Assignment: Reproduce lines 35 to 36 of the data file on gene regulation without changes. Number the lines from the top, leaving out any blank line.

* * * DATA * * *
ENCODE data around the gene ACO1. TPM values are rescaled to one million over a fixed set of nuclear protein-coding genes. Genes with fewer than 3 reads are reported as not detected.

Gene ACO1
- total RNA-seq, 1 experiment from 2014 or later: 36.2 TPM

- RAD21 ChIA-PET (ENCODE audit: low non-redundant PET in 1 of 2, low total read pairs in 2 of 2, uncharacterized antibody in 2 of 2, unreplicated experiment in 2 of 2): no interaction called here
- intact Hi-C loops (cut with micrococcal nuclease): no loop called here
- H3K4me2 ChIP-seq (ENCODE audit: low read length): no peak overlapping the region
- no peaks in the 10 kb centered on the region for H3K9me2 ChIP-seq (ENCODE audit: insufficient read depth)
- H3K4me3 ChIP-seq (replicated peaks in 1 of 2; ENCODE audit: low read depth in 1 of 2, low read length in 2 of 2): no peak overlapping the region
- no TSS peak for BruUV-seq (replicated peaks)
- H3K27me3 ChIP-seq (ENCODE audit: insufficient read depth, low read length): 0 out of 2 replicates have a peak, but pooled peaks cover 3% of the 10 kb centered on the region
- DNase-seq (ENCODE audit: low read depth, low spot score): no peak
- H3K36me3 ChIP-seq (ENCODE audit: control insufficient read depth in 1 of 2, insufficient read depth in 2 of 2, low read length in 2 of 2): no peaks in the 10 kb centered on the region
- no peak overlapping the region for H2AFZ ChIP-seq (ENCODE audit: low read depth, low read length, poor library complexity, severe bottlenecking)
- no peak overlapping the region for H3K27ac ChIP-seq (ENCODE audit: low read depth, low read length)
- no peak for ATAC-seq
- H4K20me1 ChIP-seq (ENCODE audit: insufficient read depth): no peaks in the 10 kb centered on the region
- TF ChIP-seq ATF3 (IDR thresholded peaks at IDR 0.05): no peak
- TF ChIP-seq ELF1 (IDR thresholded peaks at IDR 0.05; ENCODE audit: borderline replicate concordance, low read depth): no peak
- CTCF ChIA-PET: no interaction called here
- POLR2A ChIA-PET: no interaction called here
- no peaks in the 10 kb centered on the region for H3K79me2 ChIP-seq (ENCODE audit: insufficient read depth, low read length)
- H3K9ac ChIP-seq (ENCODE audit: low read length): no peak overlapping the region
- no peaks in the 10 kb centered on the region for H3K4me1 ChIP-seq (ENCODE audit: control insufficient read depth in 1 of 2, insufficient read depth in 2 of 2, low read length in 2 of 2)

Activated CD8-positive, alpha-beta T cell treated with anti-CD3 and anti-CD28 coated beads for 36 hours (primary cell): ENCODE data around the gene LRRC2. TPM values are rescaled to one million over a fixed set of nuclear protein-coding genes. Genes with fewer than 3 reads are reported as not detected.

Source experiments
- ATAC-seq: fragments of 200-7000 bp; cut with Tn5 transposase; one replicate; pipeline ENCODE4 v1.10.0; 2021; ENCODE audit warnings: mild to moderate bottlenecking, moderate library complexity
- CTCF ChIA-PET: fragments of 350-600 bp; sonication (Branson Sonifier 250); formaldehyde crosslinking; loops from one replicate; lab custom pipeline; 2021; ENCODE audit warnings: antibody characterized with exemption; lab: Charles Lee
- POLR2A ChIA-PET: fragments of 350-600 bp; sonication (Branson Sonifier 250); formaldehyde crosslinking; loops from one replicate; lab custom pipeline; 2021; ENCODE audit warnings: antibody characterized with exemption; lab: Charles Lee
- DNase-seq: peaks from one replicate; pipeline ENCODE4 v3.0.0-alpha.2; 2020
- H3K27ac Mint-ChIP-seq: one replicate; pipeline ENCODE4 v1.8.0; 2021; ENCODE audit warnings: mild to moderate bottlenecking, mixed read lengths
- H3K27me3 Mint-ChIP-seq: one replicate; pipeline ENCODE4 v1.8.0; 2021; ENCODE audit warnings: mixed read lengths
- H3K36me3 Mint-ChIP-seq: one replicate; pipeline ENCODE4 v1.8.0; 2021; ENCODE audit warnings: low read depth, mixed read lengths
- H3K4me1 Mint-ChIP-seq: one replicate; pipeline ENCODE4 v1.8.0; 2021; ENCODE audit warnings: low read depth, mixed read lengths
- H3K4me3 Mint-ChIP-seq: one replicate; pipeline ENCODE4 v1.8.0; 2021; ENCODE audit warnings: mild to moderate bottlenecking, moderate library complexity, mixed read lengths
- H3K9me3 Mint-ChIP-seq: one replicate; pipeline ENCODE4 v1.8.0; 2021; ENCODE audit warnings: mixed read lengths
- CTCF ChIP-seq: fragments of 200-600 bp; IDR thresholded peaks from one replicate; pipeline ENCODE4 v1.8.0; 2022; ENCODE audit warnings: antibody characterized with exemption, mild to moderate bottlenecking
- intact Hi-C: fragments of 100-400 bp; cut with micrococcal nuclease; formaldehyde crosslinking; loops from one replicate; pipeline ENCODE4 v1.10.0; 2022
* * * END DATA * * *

- H3K9me3 Mint-ChIP-seq: one replicate; pipeline ENCODE4 v1.8.0; 2021; ENCODE audit warnings: mixed read lengths
- CTCF ChIP-seq: fragments of 200-600 bp; IDR thresholded peaks from one replicate; pipeline ENCODE4 v1.8.0; 2022; ENCODE audit warnings: antibody characterized with exemption, mild to moderate bottlenecking